Tennis legend Roger Federer wasn’t his usual self as he bowed out of the Shanghai Masters quarter-finals.
Nick Kyrgios is in the form of his life and while it’s hard to know what to expect from the clay-court season and French Open, anything less than a semi-final appearance won’t be good enough come Wimbledon.
Kyrgios has Lleyton Hewitt to thank for his incredible 2017 transformation, with Australia’s Davis Cup success over both the Czech Republic and the United States of America playing a huge role in his new-found attitude.
The world No.20 has said as much to the press, and his ranking would have been higher if not for a few weeks off due to fatigue and family matters.
Kyrgios will be undoubtedly underdone for the clay-court season – you can’t skip the first three weeks and expect to come out at the top of your game – but then again, it’s hard to get a read on his form based on efforts in Madrid last week.
He and Jack Sock were incredibly strong playing doubles, knocking over the best in the world in Mike and Bob Bryan, while Kyrgios also had a pair of straight-sets wins in his return to singles tennis, before going down to Rafael Nadal.
Right now there is zero shame in losing to Nadal, who is mirroring the form of his life on his favourite surface. In fact, right now you would say Nadal is a dead certainty to win the French Open for a ridiculous tenth time, breaking his own record.
That’s another story for another day though. Right now, we are focusing on Kyrgios.
The Australian will this week play at the Italian Open and with reports also filtering in that Kyrgios has finally signed a coach – something he admitted to needing after an embarrassing Australian Open exit – things are looking up.
Reports state that former world No.4 Sebastien Grosjean has been brought on board and that he will start working with the Australian from this week.
It’s difficult to put too much expectation on anything in the short term or Grosjean having such an influence that Kyrgios’ clay-court game improves to the extent of making a deep run in Paris. However, with another tournament under the belt, anything less than the fourth round would be a fail.
From there, it will be to the grass courts. Kyrgios has won nearly 70 per cent of matches on the surface that holds the most famous tournament in tennis, and he will always be remembered for his incredible victory over Nadal in 2014.
That’s not the half of it for Kyrgios though. He has also upset last year’s Wimbledon runner-up Milos Raonic at the tournament and made the fourth round last year, before being smoked out by Andy Murray.
His form before running into the British brick wall wasn’t bad though. While the match against Murray was a flop, Kyrgios’ attitude now compared to what it was 12 months ago has done a 180-degree turn. He is almost a completely different and re-born player and person.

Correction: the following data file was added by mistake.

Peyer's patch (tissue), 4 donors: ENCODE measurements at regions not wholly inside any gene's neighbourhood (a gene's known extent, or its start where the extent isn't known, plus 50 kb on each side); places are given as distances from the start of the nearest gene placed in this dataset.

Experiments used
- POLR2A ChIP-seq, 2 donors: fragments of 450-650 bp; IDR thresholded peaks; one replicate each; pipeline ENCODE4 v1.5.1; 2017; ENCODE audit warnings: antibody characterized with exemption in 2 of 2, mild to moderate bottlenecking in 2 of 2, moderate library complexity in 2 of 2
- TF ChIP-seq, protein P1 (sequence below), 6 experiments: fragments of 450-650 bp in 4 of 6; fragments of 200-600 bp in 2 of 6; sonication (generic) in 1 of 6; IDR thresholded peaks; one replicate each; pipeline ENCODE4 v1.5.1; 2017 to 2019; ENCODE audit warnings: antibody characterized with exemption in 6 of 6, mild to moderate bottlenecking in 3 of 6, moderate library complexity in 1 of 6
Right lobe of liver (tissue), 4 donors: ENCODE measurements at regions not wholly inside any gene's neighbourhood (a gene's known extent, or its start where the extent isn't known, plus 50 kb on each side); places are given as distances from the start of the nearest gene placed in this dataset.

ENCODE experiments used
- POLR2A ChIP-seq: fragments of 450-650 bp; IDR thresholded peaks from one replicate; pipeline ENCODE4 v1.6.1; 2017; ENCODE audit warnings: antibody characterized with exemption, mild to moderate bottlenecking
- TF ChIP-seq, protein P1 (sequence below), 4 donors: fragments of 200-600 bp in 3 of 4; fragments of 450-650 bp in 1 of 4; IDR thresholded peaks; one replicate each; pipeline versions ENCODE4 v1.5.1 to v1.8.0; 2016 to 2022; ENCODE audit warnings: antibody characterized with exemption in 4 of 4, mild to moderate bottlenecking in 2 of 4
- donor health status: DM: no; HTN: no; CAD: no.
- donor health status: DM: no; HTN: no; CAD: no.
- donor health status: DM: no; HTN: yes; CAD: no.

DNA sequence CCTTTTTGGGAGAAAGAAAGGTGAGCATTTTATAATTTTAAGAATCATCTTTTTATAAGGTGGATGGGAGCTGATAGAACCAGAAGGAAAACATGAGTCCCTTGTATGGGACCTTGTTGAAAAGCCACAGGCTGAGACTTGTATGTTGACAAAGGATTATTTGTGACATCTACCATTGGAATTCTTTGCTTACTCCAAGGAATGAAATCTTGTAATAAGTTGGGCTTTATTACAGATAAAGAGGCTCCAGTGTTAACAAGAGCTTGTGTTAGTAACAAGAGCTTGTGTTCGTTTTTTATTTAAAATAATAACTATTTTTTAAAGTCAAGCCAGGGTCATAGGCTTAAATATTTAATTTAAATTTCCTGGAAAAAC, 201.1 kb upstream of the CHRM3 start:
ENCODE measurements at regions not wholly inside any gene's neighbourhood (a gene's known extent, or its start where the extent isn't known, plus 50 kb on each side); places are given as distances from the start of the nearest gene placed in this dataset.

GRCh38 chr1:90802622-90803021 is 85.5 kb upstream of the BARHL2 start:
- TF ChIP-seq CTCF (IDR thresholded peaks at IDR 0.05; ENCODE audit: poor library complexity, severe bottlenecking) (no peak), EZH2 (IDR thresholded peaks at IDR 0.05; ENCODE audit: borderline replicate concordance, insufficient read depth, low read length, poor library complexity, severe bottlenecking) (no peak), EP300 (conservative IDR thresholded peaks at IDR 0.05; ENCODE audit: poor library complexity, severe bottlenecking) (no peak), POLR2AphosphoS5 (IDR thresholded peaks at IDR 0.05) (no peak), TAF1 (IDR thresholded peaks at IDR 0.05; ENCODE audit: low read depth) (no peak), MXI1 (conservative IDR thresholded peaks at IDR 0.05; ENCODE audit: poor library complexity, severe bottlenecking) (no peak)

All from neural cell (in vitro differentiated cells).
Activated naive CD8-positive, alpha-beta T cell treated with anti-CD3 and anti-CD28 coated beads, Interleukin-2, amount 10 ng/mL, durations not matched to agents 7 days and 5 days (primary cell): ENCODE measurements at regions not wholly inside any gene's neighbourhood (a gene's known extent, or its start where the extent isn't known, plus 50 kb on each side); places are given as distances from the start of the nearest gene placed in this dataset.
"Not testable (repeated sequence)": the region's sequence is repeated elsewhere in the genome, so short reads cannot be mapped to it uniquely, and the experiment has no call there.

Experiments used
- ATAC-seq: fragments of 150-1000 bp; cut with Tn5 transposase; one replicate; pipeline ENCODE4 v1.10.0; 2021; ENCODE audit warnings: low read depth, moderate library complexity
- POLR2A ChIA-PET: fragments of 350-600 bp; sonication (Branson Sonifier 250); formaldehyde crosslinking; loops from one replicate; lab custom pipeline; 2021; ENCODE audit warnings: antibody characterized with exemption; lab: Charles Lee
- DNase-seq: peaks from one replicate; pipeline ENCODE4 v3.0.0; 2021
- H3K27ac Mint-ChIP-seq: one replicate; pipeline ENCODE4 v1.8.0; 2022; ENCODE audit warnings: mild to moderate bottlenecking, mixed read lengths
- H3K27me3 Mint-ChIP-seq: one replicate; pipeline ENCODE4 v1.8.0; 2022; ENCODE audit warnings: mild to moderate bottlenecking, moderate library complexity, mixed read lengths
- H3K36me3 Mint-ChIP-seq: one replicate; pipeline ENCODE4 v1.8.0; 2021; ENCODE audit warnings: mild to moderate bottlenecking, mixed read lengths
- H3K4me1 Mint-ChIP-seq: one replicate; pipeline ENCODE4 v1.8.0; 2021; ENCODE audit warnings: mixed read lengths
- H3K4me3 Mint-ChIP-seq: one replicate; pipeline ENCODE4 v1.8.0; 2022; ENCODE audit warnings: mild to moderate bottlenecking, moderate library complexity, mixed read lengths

The thing that makes you sit up and take notice of Kyrgios is his ability to turn a match on its head in a matter of shots. He can produce everything. From his booming serve, which is among the best in tennis, to his wild stroke-making, not much can stop the Australian – especially on faster surfaces.
He has shown it at the Davis Cup first and foremost this year, with his victories over Sam Querrey and John Isner in the USA tie particularly impressive. But it wasn’t just those matches.
While the hard-court season in the USA and the grass courts in the United Kingdom are different beasts, they are similar enough that assumptions can be made about Kyrgios’ form. If he can keep in touch throughout the brutal French Open and then rest up, there is no reason he won’t be able to replicate his USA season form.
From two victories over Novak Djokovic, to taking Roger Federer to three sets, and numerous deep runs in tournaments against the best players in the world, Kyrgios did it all – apart from winning a tournament.
While a grand slam is a different beast to ATP 1000 or 500-level tournaments, it doesn’t change the fact Kyrgios has strong performances to his name against many of the world’s top stars so far this year.
For that reason, a deep run in Wimbledon is necessary, but I’m also hesitant to say he will win the thing. And it’s doable. It’s realistic, which is not something which has been said before. Sure, it’s always been possible, but it’s never felt realistic.
This time it does. It’s all up to Nick to get the Australian public behind him, train hard, work with his new coach, and smash the two weeks in Wimbledon.
It’s the semi-finals or bust in 2017 for Kyrgios at the most famous tournament in tennis.
And I reckon he’ll get there.